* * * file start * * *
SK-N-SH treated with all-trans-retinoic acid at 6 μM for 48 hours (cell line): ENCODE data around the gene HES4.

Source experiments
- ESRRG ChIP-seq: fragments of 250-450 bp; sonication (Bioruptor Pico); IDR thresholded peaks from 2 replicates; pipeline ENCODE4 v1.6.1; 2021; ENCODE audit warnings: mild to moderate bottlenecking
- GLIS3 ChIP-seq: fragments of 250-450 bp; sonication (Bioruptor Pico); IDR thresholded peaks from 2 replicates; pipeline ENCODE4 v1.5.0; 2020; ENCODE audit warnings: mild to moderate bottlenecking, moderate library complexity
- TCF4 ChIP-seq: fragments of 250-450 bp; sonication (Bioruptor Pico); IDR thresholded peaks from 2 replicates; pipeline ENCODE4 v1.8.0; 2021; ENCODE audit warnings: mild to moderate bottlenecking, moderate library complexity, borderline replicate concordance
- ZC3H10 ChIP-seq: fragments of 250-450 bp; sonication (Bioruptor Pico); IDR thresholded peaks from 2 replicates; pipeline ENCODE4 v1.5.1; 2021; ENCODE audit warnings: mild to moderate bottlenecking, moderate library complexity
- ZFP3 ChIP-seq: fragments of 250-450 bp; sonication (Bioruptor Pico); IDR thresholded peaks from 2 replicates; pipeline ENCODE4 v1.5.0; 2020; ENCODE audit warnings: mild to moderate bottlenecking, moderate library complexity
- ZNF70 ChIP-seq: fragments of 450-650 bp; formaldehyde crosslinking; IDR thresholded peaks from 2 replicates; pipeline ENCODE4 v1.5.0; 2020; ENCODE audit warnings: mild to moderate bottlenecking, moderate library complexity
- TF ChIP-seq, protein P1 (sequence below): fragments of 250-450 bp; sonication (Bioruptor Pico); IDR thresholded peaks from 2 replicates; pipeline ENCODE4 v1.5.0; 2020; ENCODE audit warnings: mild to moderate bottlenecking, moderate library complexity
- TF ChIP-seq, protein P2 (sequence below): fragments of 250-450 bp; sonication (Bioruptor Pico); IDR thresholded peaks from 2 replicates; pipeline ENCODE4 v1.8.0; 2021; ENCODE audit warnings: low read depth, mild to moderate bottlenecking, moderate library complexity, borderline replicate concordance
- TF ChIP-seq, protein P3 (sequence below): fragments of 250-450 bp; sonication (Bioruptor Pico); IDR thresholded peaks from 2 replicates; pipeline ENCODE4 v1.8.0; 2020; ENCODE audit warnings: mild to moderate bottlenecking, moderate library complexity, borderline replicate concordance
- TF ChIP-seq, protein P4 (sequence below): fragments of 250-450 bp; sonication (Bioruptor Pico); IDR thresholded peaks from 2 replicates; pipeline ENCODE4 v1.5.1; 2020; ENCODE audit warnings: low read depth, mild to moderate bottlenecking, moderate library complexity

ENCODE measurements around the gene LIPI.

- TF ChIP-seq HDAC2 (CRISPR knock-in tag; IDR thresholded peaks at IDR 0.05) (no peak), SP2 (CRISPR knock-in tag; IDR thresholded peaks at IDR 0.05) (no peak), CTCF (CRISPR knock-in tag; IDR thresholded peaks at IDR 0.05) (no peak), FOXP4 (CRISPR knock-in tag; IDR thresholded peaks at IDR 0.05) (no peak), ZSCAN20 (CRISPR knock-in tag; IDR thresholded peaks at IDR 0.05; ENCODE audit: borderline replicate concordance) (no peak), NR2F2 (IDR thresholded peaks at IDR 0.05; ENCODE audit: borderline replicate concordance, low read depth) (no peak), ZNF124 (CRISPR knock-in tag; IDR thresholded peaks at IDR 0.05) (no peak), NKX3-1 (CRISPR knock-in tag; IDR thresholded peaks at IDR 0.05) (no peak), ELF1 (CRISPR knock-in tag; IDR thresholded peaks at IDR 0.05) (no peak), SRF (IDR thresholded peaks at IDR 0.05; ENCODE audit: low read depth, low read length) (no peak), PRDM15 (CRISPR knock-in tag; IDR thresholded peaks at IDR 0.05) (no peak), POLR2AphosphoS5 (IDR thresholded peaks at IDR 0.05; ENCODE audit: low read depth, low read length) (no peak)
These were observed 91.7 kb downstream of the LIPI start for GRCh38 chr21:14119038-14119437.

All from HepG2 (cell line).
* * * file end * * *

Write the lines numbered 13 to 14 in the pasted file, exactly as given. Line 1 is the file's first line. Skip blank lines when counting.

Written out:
ENCODE measurements around the gene LIPI.

- TF ChIP-seq HDAC2 (CRISPR knock-in tag; IDR thresholded peaks at IDR 0.05) (no peak), SP2 (CRISPR knock-in tag; IDR thresholded peaks at IDR 0.05) (no peak), CTCF (CRISPR knock-in tag; IDR thresholded peaks at IDR 0.05) (no peak), FOXP4 (CRISPR knock-in tag; IDR thresholded peaks at IDR 0.05) (no peak), ZSCAN20 (CRISPR knock-in tag; IDR thresholded peaks at IDR 0.05; ENCODE audit: borderline replicate concordance) (no peak), NR2F2 (IDR thresholded peaks at IDR 0.05; ENCODE audit: borderline replicate concordance, low read depth) (no peak), ZNF124 (CRISPR knock-in tag; IDR thresholded peaks at IDR 0.05) (no peak), NKX3-1 (CRISPR knock-in tag; IDR thresholded peaks at IDR 0.05) (no peak), ELF1 (CRISPR knock-in tag; IDR thresholded peaks at IDR 0.05) (no peak), SRF (IDR thresholded peaks at IDR 0.05; ENCODE audit: low read depth, low read length) (no peak), PRDM15 (CRISPR knock-in tag; IDR thresholded peaks at IDR 0.05) (no peak), POLR2AphosphoS5 (IDR thresholded peaks at IDR 0.05; ENCODE audit: low read depth, low read length) (no peak)